Menu
Share
Share this story
Close X
 
Switch to Desktop Site

L.A.'s darkest days

Next Previous

Page 7 of 13

About these ads

"We realized that we had been fighting each other over our own neighborhoods, over gang turf and concrete blocks that none of us owned, instead of focusing on the real oppressor, which was the economic establishment that kept us from economic empowerment," he says.

He also participated in building cross-cultural coalitions between Korean shop-owners, blacks, and Hispanics. He says that steady interaction with leaders of other ethnic groups softened the harsh views he'd held as an isolated gang member.

"When I sat there ... and heard other races venting their frustrations and telling their stories – of losing businesses they had worked their whole lives to build – they became more personal, human," he says.

Jurado spent the first two years after the riots organizing Hispanics to try to gain more political power. He says that the violence and its aftermath woke up Hispanics and other minorities to the fact that one reason they were ignored by the political system was because their voting turnout was so low.

"They were ticked off at the system, but they also were not participating as they should in the system," he says.

"I discovered that the vicious cycle of poverty and gangs and other social problems never ends as long as individuals are not united in tackling them," he says of his college participation in demonstrations and multicultural discussion groups, and of his fellowship at City Hall.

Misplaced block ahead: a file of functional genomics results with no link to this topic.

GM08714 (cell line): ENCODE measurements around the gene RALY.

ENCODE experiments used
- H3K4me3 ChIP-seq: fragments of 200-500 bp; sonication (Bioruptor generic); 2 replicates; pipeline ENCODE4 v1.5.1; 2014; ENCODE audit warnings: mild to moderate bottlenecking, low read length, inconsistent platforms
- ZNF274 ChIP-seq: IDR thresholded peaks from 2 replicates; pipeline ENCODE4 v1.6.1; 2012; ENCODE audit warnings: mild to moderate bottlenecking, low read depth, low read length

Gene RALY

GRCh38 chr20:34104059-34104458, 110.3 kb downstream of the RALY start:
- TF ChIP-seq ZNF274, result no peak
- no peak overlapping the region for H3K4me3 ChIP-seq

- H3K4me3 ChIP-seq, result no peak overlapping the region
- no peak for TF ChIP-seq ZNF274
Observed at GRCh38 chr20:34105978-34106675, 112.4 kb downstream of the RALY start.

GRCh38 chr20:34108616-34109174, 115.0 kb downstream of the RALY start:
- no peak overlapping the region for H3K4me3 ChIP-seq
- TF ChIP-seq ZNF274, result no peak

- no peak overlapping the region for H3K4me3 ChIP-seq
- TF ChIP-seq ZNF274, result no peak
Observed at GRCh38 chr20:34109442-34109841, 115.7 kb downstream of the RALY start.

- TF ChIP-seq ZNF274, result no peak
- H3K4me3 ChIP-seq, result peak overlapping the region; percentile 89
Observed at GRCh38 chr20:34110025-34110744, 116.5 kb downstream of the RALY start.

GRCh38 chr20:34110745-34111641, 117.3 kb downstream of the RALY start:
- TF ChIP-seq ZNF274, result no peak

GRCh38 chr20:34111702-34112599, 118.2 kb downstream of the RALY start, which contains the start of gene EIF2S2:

Mira Jang says she was horrified in the riots' aftermath to find Koreans marginalized, without social or political clout. She still has lingering anger over what she feels was the media misuse of images of Korean shop owners wielding guns to protect their businesses.

Stung by the experience, she eventually altered her career path from law or medicine to journalism and civic action. Despite being in city's safer West side, which offered little ethnic diversity, she immersed herself in political and community activities.

She also became editor of a city-wide teen newspaper called "L.A. Youth," where she shared an office with members of other ethnic groups – one a black girl her age. Jang fondly remembers taking the bus far into neighborhoods she'd previously avoided to meet her new friend and shop.

Next Previous

Page 7 of 13


Follow Stories Like This
Get the Monitor stories you care about delivered to your inbox.

Loading...